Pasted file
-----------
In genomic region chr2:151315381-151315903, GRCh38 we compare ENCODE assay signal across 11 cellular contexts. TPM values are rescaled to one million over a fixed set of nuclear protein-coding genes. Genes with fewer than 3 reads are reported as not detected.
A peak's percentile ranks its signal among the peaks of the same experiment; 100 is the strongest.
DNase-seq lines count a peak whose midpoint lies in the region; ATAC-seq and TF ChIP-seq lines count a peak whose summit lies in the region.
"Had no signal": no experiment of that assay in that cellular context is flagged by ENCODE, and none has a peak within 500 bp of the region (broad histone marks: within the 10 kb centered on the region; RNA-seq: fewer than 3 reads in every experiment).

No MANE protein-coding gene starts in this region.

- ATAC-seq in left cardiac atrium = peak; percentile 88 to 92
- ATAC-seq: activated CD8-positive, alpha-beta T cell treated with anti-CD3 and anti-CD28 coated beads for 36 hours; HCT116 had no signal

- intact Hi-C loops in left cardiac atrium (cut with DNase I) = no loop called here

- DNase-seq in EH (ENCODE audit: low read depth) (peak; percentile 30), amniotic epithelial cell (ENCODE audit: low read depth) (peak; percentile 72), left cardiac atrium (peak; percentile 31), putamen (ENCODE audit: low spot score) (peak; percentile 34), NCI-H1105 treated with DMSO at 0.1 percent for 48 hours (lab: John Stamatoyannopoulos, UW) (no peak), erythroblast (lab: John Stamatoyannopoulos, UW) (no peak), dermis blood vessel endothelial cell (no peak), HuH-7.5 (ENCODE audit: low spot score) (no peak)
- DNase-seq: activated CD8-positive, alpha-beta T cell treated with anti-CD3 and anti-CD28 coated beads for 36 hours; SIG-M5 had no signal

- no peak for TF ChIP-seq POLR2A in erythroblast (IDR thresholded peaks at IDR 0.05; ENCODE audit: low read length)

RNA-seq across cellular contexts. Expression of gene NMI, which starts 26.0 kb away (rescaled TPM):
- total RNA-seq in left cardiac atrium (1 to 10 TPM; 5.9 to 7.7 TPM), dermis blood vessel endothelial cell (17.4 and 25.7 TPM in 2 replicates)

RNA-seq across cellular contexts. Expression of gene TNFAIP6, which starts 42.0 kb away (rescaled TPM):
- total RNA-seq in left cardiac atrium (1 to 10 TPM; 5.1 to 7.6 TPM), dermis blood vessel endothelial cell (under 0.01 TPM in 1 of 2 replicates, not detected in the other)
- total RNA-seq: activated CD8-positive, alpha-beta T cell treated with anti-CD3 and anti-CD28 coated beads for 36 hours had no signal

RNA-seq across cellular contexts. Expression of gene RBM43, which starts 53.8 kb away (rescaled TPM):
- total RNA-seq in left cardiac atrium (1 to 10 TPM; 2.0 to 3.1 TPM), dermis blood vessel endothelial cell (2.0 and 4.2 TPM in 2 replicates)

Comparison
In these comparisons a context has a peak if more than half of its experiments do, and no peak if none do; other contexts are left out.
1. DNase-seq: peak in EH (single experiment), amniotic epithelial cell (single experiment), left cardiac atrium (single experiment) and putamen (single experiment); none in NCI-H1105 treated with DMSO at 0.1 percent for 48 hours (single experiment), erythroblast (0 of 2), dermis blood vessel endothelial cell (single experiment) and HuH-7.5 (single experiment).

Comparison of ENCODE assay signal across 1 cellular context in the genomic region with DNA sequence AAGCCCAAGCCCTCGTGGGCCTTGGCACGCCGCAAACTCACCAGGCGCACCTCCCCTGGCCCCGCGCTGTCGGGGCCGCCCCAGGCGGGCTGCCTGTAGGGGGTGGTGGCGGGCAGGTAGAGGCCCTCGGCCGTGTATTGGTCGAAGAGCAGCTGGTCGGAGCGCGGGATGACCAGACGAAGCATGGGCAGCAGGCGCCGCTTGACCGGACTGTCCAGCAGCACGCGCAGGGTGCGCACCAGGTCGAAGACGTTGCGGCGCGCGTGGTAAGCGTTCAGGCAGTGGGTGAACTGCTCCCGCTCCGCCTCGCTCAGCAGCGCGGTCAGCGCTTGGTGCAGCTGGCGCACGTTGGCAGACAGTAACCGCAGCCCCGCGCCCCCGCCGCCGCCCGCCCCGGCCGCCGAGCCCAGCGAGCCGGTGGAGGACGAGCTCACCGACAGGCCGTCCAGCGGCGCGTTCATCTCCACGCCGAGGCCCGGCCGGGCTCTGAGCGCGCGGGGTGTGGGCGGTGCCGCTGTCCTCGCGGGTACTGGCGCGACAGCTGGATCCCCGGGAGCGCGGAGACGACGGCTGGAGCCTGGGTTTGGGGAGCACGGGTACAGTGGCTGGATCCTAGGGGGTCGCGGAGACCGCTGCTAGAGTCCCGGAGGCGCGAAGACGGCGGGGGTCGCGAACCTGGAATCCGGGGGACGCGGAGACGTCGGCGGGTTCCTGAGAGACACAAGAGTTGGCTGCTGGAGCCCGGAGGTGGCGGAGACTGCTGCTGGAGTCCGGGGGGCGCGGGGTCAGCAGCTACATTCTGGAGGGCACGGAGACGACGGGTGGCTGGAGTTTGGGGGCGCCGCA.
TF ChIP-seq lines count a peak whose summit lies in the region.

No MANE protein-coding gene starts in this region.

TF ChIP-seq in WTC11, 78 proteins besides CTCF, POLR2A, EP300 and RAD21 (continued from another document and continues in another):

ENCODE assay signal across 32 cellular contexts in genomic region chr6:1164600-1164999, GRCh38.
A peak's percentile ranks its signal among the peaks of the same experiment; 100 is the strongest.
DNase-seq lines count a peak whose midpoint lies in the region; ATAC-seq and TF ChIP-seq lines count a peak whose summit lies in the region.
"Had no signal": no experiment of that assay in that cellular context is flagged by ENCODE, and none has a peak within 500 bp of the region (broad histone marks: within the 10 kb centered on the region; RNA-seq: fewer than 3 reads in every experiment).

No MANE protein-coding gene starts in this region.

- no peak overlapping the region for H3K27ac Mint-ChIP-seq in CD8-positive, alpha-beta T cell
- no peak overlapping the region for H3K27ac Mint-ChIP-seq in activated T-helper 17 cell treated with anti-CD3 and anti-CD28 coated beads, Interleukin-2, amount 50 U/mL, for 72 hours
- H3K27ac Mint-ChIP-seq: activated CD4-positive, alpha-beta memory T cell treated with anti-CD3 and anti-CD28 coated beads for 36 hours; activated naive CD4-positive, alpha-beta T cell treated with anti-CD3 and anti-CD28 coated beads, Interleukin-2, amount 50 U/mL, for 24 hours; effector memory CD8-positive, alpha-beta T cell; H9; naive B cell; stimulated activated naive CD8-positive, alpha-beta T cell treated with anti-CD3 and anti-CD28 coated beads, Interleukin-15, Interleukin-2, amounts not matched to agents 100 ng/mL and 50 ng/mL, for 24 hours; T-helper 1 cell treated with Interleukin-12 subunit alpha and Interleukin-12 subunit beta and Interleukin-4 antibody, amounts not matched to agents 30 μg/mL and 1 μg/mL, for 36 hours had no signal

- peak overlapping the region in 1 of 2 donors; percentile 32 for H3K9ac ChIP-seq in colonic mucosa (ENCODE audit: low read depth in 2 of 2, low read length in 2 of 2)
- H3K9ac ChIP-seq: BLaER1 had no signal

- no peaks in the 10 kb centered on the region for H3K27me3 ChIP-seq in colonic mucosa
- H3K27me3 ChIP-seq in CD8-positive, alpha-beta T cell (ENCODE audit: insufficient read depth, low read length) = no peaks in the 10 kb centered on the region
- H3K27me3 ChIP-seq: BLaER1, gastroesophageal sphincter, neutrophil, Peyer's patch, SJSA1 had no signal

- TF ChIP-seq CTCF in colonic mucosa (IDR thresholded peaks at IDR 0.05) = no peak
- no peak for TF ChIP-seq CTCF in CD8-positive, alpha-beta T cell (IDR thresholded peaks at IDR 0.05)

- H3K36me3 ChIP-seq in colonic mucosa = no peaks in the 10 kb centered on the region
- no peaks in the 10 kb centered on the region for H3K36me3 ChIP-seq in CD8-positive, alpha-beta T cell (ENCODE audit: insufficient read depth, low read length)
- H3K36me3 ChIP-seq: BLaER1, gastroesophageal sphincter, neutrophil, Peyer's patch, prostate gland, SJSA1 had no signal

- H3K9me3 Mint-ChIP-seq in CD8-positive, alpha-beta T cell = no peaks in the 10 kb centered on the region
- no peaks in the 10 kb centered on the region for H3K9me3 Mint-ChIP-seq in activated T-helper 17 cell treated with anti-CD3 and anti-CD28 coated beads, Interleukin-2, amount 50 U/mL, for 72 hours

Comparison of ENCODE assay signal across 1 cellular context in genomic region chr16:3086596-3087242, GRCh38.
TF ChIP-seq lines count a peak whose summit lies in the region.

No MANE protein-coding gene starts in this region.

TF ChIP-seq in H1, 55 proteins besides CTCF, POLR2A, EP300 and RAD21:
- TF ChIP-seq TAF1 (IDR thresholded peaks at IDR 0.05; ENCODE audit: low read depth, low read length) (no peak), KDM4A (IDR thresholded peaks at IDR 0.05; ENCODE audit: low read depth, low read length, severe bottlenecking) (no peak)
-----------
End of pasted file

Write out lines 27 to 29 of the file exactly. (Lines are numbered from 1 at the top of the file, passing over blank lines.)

A peak's percentile ranks its signal among the peaks of the same experiment; 100 is the strongest.
DNase-seq lines count a peak whose midpoint lies in the region; ATAC-seq and TF ChIP-seq lines count a peak whose summit lies in the region.
"Had no signal": no experiment of that assay in that cellular context is flagged by ENCODE, and none has a peak within 500 bp of the region (broad histone marks: within the 10 kb centered on the region; RNA-seq: fewer than 3 reads in every experiment).